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Trop Doct. 1995 Jan;25(1):5-8.

Bacterial meningitis in developing countries.

Author information

1
North Yorkshire Health Authority, UK.

Abstract

PIP:

Hemophilus influenza, Streptococcus pneumoniae, and Neisseria meningitidis account for over 75% of all cases of bacterial meningitis. S. pneumoniae is the commonest causative organism in many developing countries, particularly in Africa. In developing countries overall case fatality rates of 33-44% have been reported, rising to over 60% in adult groups. S. pneumoniae accounts for the highest mortality worldwide. Sequela rates of 22-26% of survivors have been found in African studies, mostly of a neurological nature. There have been few reports of AIDS-related bacterial meningitis in the USA, and a recent study from Uganda found no association between HIV infection and meningococcal meningitis. Stronger associations have been found between opportunistic infections, both viral (cytomegalovirus, herpes virus) and non-viral (TB, Toxoplasma gondii, Cryptococcus neoformans). A lumbar puncture and analysis of the cerebrospinal fluid should be performed on suspected cases unless there is suspicion of impending coning (decreasing consciousness or focal neurological signs). The intramuscular administration of chloramphenicol alone is comparable with intravenous use, and can be given as a shorter course of therapy (2 or 3 days) followed by an oral course. The use of adjunct therapy with corticosteroids in children is now commonplace in the USA and Europe. It appears reasonable to use dexamethasone, given early and in high dosage (0.15 mg/kg 6 hourly for 4 days), in those patients who are severely ill. Rifampicin is effective for chemoprophylaxis (10 mg/kg twice daily for 2 days for meningococcal contacts, 20 mg/kg once daily for 4 days for hemophilus contacts, maximum 600 mg per dose). The recent development and introduction of conjugate vaccines for H. influenza (HIB) has led to rapid reductions in the incidence of hemophilus meningitis in many European countries. An important step in improving prognosis is to increase awareness in both health workers and the public, to encourage early hospital referral, and early antibiotic therapy.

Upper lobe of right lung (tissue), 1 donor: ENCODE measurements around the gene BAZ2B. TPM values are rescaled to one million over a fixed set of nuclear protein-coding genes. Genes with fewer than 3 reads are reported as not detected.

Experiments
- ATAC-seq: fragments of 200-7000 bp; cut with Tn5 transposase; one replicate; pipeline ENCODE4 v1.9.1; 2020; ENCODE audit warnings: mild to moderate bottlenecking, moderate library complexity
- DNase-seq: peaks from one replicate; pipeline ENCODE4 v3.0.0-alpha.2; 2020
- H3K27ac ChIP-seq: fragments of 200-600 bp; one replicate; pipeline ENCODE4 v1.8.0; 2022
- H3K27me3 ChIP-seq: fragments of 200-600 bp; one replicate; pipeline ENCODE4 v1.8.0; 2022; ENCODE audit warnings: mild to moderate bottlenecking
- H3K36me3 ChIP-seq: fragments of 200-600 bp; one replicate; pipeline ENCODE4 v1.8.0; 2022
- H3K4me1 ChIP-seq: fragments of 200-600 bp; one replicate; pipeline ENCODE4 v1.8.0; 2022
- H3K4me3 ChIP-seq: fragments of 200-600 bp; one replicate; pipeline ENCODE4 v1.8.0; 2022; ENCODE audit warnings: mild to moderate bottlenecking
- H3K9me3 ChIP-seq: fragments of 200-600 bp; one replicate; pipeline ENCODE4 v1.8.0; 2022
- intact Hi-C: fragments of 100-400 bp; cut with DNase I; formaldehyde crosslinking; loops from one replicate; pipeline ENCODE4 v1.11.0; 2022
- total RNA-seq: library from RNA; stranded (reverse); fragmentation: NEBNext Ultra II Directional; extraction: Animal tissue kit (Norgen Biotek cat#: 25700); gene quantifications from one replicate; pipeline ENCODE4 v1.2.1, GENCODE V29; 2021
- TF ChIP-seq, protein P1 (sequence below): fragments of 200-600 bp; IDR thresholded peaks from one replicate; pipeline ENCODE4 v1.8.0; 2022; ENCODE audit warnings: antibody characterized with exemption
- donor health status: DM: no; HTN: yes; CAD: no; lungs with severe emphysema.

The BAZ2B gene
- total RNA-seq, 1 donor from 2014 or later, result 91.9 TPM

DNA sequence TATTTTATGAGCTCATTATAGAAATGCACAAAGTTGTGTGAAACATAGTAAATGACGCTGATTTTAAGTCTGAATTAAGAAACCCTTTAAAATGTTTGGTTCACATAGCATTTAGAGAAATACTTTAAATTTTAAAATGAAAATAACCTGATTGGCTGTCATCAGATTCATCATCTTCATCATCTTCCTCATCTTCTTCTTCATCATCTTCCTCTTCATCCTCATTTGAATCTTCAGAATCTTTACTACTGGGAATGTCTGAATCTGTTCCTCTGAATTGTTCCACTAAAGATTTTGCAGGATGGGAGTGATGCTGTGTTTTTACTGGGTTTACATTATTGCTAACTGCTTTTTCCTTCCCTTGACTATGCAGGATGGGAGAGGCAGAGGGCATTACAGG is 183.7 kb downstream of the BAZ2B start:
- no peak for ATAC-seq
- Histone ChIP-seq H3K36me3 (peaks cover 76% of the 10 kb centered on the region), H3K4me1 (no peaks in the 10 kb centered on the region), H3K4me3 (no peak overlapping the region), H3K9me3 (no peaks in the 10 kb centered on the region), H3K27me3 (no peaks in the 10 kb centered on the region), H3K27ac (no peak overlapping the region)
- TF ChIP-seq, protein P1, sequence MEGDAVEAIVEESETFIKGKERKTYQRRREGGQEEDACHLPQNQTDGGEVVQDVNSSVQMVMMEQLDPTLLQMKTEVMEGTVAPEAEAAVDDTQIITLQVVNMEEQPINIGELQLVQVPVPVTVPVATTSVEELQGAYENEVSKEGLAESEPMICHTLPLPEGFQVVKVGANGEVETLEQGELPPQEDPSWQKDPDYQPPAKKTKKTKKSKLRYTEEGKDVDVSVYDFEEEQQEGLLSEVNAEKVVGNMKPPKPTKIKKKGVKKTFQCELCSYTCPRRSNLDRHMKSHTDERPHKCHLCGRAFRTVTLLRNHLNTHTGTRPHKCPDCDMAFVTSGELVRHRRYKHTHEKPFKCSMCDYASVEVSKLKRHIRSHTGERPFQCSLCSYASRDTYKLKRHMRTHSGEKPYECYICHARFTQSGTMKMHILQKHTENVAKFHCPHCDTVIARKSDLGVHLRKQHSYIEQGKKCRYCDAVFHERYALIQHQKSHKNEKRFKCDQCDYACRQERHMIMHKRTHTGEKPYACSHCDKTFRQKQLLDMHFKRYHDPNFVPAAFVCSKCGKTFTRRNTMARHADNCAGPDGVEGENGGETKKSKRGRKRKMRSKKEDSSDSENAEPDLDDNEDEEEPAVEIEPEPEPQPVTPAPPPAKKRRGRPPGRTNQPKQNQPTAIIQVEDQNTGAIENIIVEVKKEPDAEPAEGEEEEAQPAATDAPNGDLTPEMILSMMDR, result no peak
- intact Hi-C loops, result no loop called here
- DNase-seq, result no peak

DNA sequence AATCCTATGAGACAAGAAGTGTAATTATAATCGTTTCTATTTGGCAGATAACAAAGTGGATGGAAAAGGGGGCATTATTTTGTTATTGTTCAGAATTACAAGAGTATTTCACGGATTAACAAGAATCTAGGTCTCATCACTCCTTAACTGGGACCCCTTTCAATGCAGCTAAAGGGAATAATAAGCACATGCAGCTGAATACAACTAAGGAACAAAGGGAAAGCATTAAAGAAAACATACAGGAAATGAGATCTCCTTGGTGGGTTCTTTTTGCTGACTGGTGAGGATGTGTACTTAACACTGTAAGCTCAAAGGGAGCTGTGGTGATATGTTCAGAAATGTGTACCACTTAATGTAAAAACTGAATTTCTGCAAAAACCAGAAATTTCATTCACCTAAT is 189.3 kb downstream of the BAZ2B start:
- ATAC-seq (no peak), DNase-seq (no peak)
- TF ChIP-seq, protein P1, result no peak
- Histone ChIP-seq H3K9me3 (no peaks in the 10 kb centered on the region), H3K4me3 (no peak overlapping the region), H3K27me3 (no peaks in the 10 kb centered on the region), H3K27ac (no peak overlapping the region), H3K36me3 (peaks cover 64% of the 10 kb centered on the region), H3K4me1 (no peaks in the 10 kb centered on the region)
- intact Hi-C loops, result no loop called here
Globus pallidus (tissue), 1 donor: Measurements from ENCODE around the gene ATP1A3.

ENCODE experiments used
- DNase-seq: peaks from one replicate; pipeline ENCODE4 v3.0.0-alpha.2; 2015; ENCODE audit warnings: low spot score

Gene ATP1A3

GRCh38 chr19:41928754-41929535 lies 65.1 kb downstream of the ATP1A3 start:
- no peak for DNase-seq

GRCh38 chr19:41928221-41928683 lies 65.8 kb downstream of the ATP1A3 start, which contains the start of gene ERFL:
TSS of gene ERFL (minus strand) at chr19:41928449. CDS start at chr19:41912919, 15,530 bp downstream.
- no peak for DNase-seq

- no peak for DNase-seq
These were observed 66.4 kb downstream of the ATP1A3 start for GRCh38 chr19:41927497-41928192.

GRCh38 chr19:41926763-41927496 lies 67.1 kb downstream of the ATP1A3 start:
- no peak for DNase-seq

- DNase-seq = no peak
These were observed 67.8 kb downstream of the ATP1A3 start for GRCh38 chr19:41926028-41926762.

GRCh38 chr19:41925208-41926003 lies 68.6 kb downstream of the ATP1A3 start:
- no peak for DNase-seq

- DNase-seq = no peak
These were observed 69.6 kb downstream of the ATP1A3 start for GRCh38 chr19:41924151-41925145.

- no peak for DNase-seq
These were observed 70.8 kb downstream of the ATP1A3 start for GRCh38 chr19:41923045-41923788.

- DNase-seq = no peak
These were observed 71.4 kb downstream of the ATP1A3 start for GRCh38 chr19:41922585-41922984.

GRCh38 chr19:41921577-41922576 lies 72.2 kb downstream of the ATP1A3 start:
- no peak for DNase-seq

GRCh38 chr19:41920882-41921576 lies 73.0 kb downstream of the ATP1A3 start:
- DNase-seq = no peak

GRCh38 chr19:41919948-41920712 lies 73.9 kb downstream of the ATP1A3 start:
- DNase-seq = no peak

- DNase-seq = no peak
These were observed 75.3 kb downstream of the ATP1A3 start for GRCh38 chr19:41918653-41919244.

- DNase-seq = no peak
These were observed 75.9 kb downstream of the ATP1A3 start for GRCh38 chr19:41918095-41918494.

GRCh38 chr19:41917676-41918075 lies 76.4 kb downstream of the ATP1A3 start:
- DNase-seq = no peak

PMID:
7886841
DOI:
10.1177/004947559502500102
[Indexed for MEDLINE]

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